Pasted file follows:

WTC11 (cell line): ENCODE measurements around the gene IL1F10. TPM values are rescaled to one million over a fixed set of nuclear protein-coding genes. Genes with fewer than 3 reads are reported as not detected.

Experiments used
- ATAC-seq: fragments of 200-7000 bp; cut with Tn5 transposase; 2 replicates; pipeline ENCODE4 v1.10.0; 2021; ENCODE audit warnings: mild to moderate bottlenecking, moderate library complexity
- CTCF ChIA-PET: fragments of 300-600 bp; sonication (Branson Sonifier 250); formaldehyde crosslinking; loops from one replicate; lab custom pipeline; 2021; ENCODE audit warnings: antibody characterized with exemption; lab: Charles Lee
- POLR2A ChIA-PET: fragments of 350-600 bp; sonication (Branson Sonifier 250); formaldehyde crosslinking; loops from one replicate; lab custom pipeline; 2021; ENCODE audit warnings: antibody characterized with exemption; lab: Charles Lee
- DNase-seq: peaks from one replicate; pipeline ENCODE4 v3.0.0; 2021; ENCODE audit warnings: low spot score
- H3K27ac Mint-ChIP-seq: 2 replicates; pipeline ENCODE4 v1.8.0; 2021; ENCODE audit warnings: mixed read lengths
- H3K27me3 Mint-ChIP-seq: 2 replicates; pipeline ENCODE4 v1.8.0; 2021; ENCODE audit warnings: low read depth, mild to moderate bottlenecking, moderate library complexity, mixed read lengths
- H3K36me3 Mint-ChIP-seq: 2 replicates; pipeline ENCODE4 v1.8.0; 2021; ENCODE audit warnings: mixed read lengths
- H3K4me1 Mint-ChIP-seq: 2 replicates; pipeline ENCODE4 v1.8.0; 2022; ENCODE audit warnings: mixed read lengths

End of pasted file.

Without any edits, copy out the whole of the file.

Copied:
WTC11 (cell line): ENCODE measurements around the gene IL1F10. TPM values are rescaled to one million over a fixed set of nuclear protein-coding genes. Genes with fewer than 3 reads are reported as not detected.

Experiments used
- ATAC-seq: fragments of 200-7000 bp; cut with Tn5 transposase; 2 replicates; pipeline ENCODE4 v1.10.0; 2021; ENCODE audit warnings: mild to moderate bottlenecking, moderate library complexity
- CTCF ChIA-PET: fragments of 300-600 bp; sonication (Branson Sonifier 250); formaldehyde crosslinking; loops from one replicate; lab custom pipeline; 2021; ENCODE audit warnings: antibody characterized with exemption; lab: Charles Lee
- POLR2A ChIA-PET: fragments of 350-600 bp; sonication (Branson Sonifier 250); formaldehyde crosslinking; loops from one replicate; lab custom pipeline; 2021; ENCODE audit warnings: antibody characterized with exemption; lab: Charles Lee
- DNase-seq: peaks from one replicate; pipeline ENCODE4 v3.0.0; 2021; ENCODE audit warnings: low spot score
- H3K27ac Mint-ChIP-seq: 2 replicates; pipeline ENCODE4 v1.8.0; 2021; ENCODE audit warnings: mixed read lengths
- H3K27me3 Mint-ChIP-seq: 2 replicates; pipeline ENCODE4 v1.8.0; 2021; ENCODE audit warnings: low read depth, mild to moderate bottlenecking, moderate library complexity, mixed read lengths
- H3K36me3 Mint-ChIP-seq: 2 replicates; pipeline ENCODE4 v1.8.0; 2021; ENCODE audit warnings: mixed read lengths
- H3K4me1 Mint-ChIP-seq: 2 replicates; pipeline ENCODE4 v1.8.0; 2022; ENCODE audit warnings: mixed read lengths